Teresa Heinz Kerry stumps for her husband in St. Louis County
Wednesday, October 6, 2004
PINE LAWN, Mo. -- The wife of Democratic presidential candidate Sen. John Kerry told a crowd at a community health clinic Tuesday that her husband wants to expand the reach of health care to more people while preserving choice for patients and physicians.
Teresa Heinz Kerry spoke to a crowd of about 100 people at the North Central Community Health Center, which serves the poor and uninsured, among others, in St. Louis County. She denounced the increase in working Americans who have lost health-care coverage, or who never had it to begin with.
"A person who works two jobs deserves to be respected. A person who works one full-time job, who works hard, deserves to be respected. Just because they don't earn a huge salary doesn't mean they don't deserve respect and a healthy life," Heinz Kerry said.
The center offers St. Louis County residents everything from lead-poisoning screenings and classes on diabetes to pediatric services and testing for sexually transmitted diseases on a sliding-fee scale. It receives about 1,000 visits each month.
Heinz Kerry said that Kerry and his running mate, Sen. John Edwards, would make sure that all children in the United States have health coverage and would increase federal income guidelines for seniors and families so more would be eligible for state and federal health programs.
Heinz Kerry said that under Kerry's plan, the federal government would pay 75 percent of employees' catastrophic health care costs for companies and small businesses that agree to participate in programs emphasizing wellness and preventive health care.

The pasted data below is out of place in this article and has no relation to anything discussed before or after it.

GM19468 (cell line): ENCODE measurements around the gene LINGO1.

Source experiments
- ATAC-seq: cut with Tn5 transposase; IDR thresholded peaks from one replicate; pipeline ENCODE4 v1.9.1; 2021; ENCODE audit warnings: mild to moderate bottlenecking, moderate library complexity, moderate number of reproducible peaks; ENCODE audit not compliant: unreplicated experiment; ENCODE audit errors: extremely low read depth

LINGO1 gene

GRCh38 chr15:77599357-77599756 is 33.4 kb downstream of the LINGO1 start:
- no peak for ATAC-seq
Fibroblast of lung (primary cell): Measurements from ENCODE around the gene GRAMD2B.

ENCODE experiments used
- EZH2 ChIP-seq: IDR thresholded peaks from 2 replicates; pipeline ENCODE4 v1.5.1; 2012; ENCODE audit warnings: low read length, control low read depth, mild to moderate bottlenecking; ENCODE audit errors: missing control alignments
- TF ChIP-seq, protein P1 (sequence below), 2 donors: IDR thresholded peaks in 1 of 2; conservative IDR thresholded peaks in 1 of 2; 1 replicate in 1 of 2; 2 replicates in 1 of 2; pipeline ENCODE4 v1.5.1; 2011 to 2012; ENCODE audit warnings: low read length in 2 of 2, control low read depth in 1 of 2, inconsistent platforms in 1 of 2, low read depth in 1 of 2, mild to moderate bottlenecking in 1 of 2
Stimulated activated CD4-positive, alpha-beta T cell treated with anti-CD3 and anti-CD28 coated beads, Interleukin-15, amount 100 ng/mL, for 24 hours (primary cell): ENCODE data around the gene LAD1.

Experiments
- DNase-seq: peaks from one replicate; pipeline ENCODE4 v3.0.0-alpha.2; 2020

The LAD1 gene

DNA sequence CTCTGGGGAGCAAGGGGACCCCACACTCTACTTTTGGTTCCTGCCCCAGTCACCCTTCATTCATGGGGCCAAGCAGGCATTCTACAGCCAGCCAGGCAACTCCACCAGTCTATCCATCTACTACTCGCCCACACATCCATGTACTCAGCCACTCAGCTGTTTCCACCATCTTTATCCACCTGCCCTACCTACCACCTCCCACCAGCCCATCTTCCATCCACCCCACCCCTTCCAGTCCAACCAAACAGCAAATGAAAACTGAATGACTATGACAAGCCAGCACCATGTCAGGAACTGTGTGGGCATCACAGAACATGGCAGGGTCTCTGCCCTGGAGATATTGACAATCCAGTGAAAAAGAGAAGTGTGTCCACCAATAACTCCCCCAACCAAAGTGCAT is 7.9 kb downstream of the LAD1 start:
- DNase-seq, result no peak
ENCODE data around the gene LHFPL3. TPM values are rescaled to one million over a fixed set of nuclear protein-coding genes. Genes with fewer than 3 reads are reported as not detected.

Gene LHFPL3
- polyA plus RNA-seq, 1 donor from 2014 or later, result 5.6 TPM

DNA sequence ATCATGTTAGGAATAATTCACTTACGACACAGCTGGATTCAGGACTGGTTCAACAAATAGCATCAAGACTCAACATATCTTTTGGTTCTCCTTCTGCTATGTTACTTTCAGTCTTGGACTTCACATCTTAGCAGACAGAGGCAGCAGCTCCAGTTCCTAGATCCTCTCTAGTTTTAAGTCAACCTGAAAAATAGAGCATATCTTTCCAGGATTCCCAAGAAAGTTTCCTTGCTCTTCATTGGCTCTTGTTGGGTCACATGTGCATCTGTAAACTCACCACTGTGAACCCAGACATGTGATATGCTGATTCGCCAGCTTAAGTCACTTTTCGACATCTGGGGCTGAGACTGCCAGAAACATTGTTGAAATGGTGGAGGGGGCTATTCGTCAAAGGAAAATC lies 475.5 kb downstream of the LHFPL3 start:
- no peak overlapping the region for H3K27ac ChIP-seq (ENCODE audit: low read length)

A Bush campaign spokesman, Missouri Republican Rep. Kenny Hulshof, said Kerry is blocking Bush's "medical liability reform plan that would expand health-care access and lower health insurance costs for Missourians."
"The fact is, frivolous lawsuits drive up the cost of health care for all Missourians," Hulshof said. "Medical liability reform could save between $60 billion and $108 billion in health-care costs annually, making health insurance more affordable for millions."
Missouri is one of 16 states that began charging a fee or increased insurance premiums for lower-income families enrolled in the State Children's Health Insurance Program, according to a study released Monday by the nonpartisan Kaiser Family Foundation.
Affordable health care also has emerged as a major issue in state and congressional races. According to a report by the state Insurance Department, 11 percent of Missourians were uninsured in 2003, compared with 11.6 percent the previous year. The department said most Missourians' monthly insurance premiums increased by 8.7 percent over the last year.